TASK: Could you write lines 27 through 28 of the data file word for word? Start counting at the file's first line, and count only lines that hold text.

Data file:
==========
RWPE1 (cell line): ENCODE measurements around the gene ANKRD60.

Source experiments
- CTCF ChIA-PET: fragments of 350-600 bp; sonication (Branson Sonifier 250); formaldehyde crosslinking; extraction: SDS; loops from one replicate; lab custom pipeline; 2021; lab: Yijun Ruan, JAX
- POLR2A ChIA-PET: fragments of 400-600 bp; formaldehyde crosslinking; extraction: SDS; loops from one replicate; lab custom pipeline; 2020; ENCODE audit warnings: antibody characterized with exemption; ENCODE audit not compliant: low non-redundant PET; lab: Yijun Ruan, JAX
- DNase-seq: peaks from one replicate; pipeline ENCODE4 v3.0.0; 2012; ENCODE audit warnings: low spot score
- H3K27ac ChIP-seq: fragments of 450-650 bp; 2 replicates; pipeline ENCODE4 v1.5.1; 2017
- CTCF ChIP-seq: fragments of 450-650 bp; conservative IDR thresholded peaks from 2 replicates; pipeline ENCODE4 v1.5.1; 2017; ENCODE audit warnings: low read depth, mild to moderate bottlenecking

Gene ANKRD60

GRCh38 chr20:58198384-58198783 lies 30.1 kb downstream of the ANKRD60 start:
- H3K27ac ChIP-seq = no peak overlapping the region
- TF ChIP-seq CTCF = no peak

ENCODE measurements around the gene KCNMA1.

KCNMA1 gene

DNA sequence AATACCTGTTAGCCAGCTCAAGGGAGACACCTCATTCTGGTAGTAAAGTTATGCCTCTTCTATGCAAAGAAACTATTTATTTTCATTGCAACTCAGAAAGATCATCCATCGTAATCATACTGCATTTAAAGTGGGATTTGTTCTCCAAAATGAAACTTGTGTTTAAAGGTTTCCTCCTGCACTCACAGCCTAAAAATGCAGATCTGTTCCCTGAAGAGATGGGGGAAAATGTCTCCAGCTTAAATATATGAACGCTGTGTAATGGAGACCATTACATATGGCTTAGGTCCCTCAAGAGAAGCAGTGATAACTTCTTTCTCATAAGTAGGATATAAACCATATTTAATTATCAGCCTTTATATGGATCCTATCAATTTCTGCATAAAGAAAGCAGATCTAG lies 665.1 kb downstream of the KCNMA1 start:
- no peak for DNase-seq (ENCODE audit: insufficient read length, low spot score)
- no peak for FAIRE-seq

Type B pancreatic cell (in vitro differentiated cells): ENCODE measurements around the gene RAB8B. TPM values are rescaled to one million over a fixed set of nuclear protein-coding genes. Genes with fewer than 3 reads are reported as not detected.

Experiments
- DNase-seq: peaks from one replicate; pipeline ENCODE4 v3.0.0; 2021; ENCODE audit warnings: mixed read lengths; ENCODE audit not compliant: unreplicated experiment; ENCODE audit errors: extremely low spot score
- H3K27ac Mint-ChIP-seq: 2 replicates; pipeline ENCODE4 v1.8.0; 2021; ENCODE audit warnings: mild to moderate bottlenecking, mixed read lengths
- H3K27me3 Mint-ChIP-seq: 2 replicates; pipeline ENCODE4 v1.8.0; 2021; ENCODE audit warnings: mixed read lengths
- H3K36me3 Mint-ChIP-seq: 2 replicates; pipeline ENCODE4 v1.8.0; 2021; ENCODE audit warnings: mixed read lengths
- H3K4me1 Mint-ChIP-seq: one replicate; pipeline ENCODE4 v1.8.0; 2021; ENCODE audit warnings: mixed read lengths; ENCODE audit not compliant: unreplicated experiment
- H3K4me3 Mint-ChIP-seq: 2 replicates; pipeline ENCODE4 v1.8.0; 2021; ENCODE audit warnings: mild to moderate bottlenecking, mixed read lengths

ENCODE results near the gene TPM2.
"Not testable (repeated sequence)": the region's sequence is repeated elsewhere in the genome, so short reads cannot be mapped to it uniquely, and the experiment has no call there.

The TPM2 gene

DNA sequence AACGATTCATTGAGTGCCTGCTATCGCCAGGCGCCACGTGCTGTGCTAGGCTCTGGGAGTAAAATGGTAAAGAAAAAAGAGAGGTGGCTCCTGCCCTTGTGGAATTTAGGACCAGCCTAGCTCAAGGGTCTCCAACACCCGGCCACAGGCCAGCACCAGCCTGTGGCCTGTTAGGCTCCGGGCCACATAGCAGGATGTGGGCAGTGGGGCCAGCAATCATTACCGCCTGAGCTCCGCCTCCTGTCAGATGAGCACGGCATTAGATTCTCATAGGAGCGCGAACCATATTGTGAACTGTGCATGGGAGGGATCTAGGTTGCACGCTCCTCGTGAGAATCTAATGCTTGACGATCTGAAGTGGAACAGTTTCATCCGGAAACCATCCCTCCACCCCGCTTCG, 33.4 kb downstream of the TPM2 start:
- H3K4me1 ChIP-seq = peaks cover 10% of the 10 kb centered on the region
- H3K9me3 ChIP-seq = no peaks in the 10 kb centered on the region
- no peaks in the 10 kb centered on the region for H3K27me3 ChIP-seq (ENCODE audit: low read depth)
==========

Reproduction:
The TPM2 gene

DNA sequence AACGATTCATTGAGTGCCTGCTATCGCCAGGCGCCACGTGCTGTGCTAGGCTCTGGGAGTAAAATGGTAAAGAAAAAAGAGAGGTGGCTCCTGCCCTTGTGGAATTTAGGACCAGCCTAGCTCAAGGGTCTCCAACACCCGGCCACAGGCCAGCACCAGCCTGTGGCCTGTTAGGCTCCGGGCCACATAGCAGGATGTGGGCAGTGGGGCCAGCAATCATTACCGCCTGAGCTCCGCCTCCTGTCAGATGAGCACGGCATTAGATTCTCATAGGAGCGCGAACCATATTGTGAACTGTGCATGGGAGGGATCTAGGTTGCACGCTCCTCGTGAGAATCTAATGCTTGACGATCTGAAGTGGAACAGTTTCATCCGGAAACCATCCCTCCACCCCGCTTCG, 33.4 kb downstream of the TPM2 start: